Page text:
So here’s what I’m thinking: The airbox slopes away from the engine intake. I’ll drill some holes at the lowest point in the airbox. Any excessive water will drain out the airbox while the lighter air will make the 180 degree turn into the engine intake. I’d really like a door that I can open, but that’s a long way to run that cable. And I’ve already got three control levers besides the engine controls in the cabin (heated air damper, oil cooler damper and parking brake) so I don’t one more to have to find a place for.
Finished airbox painted the same color as the engine.
Installed on the engine.
I was able to go up the other day. Unfortunately, because of the Saharan dust cloud I couldn’t get over 2,500′ so I had to pull the power back and descend to 2,000′ with the power pulled back so I don’t have a good “apples to apples” comparison flight (normally when I takeoff the power stays all the way in until I hit cruising altitude). But looking at a past flight with the OAT 15F cooler and the engine oil cooler damper closed (providing more cooling air for the cylinders and induction), my #2 CHT hit 412F on that flight. On my latest flight the OAT was 15F hotter, the oil cooler damper was open and my #2 CHT only hit 397F. I’m think that with the damper closed that I would have dropped that temp at least 10 to 15 degrees.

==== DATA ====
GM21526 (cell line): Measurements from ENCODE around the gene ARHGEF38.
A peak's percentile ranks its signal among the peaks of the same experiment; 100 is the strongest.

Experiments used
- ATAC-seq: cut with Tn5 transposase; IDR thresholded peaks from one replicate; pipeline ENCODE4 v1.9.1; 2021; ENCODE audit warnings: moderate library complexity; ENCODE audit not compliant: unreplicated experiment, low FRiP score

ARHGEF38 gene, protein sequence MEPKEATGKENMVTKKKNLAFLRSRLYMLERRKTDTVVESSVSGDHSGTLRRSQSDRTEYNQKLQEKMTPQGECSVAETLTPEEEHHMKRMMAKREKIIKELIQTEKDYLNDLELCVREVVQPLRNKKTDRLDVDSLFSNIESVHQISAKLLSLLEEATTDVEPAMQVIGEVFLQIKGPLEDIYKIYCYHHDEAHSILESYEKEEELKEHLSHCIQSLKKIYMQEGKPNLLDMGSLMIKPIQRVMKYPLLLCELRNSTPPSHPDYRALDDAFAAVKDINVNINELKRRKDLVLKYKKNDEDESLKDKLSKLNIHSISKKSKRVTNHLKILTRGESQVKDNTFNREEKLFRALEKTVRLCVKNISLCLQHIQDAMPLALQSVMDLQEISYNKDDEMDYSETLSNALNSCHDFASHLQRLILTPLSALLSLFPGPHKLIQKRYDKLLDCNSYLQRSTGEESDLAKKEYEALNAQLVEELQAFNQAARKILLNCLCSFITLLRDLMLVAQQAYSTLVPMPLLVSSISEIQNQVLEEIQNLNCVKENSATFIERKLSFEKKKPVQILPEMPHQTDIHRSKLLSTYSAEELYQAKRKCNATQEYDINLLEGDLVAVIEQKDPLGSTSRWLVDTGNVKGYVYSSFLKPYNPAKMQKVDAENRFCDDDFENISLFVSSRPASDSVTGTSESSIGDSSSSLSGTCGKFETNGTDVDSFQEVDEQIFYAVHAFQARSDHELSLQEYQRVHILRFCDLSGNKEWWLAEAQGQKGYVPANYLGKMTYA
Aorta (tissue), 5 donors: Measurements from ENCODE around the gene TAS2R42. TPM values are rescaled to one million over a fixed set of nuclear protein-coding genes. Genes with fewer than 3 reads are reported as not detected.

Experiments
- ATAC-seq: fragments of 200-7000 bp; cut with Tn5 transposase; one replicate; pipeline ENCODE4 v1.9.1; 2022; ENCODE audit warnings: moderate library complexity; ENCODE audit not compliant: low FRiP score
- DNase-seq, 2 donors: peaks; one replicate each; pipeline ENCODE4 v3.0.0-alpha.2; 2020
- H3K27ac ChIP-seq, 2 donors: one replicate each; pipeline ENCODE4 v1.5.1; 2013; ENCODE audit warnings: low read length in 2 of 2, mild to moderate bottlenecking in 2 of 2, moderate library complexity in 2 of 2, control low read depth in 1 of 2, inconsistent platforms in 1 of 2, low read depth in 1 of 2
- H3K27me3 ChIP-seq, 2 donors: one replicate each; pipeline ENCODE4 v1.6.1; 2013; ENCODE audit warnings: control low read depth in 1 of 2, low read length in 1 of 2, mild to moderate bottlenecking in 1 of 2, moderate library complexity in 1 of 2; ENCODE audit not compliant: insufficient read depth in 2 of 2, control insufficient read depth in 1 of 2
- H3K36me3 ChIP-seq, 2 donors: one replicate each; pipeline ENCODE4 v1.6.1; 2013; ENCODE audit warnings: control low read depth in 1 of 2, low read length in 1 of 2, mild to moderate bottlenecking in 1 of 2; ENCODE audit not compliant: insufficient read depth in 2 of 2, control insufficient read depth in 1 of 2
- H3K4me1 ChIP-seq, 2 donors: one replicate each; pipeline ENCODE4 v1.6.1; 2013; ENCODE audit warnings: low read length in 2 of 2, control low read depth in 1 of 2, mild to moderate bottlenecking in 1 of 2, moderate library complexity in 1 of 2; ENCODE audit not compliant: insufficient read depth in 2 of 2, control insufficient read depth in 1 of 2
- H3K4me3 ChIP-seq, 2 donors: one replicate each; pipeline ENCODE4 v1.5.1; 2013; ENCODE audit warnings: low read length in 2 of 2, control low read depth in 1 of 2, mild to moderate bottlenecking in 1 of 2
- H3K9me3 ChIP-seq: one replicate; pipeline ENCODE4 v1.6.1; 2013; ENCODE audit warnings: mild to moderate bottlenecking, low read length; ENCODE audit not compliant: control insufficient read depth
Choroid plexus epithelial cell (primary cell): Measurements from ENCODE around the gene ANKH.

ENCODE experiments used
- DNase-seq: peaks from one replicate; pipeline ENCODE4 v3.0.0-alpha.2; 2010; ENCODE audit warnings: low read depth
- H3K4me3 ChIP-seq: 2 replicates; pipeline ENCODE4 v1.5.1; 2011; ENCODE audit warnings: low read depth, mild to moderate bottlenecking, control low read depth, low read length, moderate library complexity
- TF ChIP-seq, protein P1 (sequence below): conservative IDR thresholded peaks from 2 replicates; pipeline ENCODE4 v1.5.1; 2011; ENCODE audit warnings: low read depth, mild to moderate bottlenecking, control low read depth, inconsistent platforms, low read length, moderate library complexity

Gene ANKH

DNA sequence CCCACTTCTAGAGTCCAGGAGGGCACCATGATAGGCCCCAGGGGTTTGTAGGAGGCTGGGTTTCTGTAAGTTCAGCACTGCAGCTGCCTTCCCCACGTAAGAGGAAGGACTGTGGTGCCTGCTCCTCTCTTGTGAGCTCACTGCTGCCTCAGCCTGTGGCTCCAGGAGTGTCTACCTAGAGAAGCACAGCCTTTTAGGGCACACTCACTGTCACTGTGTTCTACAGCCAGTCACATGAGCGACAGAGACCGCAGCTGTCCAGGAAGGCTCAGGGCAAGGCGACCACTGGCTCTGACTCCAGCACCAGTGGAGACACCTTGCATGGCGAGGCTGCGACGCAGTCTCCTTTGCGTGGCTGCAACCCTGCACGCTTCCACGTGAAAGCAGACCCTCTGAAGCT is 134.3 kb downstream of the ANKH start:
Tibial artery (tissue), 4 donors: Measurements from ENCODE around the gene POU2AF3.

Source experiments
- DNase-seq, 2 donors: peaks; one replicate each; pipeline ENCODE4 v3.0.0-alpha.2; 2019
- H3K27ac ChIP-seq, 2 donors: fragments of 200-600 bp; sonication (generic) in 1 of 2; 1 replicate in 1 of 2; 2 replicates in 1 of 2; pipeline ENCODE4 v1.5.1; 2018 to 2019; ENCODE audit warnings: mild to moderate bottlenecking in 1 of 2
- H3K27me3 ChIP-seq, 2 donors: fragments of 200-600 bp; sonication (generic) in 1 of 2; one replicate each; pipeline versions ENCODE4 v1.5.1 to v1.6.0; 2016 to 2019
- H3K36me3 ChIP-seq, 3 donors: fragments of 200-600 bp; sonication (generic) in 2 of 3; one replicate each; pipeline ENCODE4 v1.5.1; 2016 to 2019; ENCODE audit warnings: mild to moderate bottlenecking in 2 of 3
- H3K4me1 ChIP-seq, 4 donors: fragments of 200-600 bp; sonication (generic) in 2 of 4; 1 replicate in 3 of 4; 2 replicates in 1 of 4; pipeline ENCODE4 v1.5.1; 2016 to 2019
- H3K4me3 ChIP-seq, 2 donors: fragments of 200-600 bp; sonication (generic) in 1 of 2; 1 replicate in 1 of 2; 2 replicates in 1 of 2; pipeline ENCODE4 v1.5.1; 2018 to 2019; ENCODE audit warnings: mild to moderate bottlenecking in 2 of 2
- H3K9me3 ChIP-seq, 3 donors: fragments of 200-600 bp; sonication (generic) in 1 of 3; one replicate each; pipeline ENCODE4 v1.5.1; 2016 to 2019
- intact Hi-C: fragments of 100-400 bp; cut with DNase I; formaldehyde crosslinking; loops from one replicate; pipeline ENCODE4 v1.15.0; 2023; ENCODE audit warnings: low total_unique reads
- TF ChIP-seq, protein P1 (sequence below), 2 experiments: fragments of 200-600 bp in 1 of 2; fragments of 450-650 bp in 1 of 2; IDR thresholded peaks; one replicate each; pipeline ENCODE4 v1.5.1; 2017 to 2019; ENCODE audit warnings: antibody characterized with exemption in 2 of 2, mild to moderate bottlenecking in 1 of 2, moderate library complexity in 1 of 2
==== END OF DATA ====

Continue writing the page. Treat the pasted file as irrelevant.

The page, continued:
So for now, I’m calling this a win. Once this dust clears out I’ll be able to get some additional data.